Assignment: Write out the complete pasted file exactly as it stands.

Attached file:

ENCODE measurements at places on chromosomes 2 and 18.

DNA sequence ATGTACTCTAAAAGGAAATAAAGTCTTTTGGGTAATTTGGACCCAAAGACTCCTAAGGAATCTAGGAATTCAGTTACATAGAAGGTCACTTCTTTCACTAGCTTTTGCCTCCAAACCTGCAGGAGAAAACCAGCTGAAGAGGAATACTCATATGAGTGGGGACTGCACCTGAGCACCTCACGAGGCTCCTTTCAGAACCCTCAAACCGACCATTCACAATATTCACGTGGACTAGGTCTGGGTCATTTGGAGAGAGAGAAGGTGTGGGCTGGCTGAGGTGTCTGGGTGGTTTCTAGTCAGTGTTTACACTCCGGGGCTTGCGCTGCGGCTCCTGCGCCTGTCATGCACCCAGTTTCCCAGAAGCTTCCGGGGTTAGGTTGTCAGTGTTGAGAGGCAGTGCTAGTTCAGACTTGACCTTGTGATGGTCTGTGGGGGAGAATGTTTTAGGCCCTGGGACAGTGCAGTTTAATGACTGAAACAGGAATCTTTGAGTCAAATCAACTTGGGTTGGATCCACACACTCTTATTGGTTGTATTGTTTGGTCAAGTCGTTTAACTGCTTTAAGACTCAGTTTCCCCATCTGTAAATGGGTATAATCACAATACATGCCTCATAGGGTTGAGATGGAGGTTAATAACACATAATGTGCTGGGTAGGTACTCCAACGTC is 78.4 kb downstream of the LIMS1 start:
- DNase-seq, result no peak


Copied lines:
ENCODE measurements at places on chromosomes 2 and 18.

DNA sequence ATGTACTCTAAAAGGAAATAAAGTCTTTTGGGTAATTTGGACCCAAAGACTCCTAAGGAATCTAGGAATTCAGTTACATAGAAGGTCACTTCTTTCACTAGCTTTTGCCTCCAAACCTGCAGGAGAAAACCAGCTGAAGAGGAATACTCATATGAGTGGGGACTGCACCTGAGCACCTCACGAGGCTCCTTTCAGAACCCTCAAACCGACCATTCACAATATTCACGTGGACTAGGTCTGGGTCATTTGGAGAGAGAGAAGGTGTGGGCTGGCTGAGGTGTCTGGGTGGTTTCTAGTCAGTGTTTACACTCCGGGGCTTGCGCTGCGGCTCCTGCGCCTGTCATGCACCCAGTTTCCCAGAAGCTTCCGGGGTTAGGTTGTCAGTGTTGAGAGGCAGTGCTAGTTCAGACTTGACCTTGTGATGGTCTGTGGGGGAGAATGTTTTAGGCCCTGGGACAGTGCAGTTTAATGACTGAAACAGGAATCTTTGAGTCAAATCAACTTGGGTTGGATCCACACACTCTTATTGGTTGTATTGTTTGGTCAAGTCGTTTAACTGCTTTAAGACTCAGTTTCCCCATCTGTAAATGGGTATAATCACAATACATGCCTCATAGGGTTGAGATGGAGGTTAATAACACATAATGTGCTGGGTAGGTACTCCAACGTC is 78.4 kb downstream of the LIMS1 start:
- DNase-seq, result no peak